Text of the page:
m_pBlocks[chunkID].interpolationValue = (dist - m_pBlocks[chunkID].minDis[m_pBlocks[chunkID].currentLevel])/(m_pBlocks[chunkID].minDis[m_pBlocks[chunkID].currentLevel+1] - m_pBlocks[chunkID].minDis[m_pBlocks[chunkID].currentLevel]);
}


Now, I've had some ideas for smooth interpolation for when it jumps between multiple levels in one go - for instance doing interpolation from mip 0 to mip nMax instead of per mip ( based on weighting per mip ). Failing that, just using magic numbers for the D values. Neither of these is truely satisfactory though, at least not in the any way i managed to implement it. Anyone come across this problem before? How did you solve it? (Yes, the terrain is quite bumpy, hence the skipping of multiple mips ), but it will be scaled out and nothing like as bad as it is now, I'd just prefer to have it work as it is now so when I scale it, it will look even more beautiful ). And apologies for asking 'yet another question about geomipmapping' :)

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Well, there is maybe a couple bugs.

The first is really minor:
//check bottom node ( Left and Right)height = m_pHeightMap[subX + (subY - Step)*m_iRealMapWidth];

I feel like that should be (subY + Step) instead.

Second might be on purpose, I can't tell without more code:
you assign to minDis the Distance squared, but then you linearly interpolate it like it's not squared. This wouldn't probably cause bugs, just irregularities in the interpolation. I only bring it up because you say:
if(dist > m_pBlocks[chunkID].minDis[mip])

and if you do that, then certainly dist is really the dist-squared value.

and Third is mostly asthetic:
int Step = (int)pow(2.0f, mip);

You cast mip to double, then 2.0f to double, then pow and recast back to int... I mean you are right on the cusp of some bad stuff, though probably in your data range it will be fine.

So in the end, that probably wasn't much help :)

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Minor bug fixes are always good :)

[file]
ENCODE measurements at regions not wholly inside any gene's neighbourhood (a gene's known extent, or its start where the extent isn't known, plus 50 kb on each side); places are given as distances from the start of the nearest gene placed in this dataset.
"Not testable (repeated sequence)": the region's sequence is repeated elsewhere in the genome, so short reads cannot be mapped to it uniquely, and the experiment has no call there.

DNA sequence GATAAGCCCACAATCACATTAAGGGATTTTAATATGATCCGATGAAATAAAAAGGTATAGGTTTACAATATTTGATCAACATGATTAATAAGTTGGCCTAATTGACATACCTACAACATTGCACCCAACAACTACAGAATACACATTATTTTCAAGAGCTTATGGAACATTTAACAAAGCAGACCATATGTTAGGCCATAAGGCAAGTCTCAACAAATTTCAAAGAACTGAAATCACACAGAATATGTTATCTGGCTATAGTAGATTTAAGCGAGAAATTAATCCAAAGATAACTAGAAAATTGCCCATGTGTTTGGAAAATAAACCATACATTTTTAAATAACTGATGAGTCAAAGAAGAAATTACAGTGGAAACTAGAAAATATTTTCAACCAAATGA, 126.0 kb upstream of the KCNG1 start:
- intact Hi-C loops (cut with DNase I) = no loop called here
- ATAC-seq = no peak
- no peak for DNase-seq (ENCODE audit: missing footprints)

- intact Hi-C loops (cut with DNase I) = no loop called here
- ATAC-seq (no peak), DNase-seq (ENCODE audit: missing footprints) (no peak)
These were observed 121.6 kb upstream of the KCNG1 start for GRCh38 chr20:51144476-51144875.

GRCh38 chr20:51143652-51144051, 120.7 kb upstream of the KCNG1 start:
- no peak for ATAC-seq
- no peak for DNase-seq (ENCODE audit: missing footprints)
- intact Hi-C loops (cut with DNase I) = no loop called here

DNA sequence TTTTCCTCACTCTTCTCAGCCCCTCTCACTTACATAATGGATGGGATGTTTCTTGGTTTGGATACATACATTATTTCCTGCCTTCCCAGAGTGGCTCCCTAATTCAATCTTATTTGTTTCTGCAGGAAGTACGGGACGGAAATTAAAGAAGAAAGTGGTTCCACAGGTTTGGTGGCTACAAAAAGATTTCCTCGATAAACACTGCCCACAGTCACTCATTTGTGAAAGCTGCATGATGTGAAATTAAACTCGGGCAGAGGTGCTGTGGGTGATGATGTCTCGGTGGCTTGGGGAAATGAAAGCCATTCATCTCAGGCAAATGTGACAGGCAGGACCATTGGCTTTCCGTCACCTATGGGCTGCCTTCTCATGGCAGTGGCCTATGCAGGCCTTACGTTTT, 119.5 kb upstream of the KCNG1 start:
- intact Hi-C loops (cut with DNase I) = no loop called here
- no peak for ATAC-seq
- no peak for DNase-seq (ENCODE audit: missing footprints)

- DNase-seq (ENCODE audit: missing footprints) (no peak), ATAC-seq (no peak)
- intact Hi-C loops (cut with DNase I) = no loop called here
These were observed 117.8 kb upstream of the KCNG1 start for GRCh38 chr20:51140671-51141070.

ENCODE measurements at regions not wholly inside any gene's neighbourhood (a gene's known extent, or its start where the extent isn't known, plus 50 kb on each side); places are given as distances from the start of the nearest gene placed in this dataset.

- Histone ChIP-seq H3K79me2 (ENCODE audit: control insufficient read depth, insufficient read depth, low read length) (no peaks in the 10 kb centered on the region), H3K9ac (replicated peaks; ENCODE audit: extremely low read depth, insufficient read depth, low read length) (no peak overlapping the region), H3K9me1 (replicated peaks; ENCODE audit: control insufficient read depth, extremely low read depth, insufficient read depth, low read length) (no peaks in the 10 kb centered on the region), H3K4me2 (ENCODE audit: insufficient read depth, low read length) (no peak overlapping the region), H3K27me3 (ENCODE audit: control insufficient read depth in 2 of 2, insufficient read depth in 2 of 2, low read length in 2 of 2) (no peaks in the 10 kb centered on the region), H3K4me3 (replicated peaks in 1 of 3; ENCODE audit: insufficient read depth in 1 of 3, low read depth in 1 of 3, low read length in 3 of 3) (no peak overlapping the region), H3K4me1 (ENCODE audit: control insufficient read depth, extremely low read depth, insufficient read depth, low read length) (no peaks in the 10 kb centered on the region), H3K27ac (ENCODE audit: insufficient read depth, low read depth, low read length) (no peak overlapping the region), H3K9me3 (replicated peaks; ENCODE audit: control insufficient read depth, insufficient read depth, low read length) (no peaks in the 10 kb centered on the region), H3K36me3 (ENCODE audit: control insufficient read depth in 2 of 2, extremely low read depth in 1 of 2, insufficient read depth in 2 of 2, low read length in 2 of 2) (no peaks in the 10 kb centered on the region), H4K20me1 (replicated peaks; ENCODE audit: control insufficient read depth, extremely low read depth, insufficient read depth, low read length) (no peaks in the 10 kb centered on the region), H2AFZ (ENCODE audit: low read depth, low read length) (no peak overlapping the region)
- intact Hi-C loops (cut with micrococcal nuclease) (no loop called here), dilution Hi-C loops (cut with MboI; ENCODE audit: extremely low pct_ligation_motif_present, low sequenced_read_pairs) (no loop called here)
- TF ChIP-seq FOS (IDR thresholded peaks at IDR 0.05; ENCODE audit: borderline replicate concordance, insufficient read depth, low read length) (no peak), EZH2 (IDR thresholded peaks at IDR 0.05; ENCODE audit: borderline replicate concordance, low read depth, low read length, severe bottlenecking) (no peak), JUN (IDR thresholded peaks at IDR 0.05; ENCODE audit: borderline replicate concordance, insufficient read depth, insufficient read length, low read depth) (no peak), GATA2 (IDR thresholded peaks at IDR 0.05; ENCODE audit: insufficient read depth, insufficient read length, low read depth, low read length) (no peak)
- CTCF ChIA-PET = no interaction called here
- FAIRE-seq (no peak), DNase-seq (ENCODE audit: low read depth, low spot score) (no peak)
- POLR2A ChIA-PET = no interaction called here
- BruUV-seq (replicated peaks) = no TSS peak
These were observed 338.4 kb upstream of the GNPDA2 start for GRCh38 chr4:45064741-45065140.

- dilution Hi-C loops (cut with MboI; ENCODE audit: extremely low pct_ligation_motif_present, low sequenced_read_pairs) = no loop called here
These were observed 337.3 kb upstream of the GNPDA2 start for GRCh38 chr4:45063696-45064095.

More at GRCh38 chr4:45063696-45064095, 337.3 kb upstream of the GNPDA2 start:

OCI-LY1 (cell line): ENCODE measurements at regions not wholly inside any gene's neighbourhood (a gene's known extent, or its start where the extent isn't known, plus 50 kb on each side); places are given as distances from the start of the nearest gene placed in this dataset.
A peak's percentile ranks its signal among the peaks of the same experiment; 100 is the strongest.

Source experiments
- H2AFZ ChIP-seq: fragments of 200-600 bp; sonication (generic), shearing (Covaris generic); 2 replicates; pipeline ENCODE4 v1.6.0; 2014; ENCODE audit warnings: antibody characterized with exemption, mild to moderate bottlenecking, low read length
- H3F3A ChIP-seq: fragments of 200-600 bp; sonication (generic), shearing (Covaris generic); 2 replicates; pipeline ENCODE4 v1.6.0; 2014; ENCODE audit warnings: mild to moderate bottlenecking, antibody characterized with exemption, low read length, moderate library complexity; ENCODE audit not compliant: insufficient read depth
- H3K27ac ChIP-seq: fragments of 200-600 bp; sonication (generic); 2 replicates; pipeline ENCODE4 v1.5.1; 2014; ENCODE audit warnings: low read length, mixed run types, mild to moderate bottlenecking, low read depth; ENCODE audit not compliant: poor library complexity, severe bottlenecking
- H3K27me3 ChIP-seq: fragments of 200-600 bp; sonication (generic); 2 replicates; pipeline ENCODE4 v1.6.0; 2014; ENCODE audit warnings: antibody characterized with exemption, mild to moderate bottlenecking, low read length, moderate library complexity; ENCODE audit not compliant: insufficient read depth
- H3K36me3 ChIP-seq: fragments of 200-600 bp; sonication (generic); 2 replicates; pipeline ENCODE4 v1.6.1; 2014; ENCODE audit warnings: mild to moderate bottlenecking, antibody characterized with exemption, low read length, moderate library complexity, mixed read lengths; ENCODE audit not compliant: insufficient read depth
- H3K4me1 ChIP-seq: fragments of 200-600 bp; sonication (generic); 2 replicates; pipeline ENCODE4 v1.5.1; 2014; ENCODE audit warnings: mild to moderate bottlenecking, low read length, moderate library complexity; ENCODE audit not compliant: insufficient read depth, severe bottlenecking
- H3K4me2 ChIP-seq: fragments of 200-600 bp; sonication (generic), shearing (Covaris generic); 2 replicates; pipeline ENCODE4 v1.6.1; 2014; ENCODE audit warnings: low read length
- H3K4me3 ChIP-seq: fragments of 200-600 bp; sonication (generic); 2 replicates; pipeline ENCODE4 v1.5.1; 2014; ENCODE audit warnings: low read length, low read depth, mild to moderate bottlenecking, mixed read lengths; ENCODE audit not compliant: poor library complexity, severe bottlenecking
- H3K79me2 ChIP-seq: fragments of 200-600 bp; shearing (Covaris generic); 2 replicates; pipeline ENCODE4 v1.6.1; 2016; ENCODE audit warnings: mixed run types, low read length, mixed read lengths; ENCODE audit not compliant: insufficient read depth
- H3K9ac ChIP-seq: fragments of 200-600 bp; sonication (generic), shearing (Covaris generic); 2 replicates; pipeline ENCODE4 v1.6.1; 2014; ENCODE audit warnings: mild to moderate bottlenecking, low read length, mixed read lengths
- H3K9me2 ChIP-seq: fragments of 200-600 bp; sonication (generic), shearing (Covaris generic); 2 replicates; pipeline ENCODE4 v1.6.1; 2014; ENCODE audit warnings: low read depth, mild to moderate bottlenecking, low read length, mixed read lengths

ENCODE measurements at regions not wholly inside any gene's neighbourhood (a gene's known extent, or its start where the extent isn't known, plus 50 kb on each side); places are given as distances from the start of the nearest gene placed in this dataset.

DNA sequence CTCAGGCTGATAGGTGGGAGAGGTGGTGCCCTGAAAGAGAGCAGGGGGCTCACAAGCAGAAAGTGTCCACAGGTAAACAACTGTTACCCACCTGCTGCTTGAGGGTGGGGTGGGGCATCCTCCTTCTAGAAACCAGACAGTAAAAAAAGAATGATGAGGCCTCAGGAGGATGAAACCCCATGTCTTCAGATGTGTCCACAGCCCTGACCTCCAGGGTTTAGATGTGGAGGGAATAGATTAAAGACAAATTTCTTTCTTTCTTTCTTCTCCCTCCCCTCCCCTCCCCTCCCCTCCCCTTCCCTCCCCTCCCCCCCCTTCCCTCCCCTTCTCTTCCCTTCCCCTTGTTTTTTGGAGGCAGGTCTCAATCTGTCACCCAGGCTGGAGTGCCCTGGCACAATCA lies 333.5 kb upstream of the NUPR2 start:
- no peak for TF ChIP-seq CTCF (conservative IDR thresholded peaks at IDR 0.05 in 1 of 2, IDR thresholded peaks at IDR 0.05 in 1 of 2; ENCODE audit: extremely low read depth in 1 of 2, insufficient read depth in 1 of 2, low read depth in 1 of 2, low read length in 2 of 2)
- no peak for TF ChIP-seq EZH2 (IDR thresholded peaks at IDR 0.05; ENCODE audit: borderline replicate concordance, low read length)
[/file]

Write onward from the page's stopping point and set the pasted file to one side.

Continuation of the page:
dist is indeed squared - I just have bad local variable naming conventions.

And yeaugh, how did I miss that bottom node check? Not that it changes anything except being more accurate - but oops :p

I didn't think interpolating with the squared values would really matter, as they're all squared I'd still get a value between 0 and 1, but I guess I should tidy that up anyway.

As for the good old pow call, I'll fix that somewhen, it is untidy.

(I've now changed all my diagonals to only sample between top right and bottom left to reflect my vertice order - it makes for really smooth interpolation with magic dist values ).

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Apologies for the double post, but I may as well leave a solution here should anyone come looking.

Its a bit of a hack fix, but basically, whatever distance I get for a mip level, I add it on to the distance needed for the previous mip level.

This is a far better approach than simply using 'magic numbers', and it means that you still get a good drop in detail as distance increases so the face number remains low.

I can't see any popping at all, and thats on my bumpy terrain, so there you go.

I'll keep watching this thread, any better solutions are welcome.

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int Step = (int)pow(2.0f, mip);

int Step = 1 <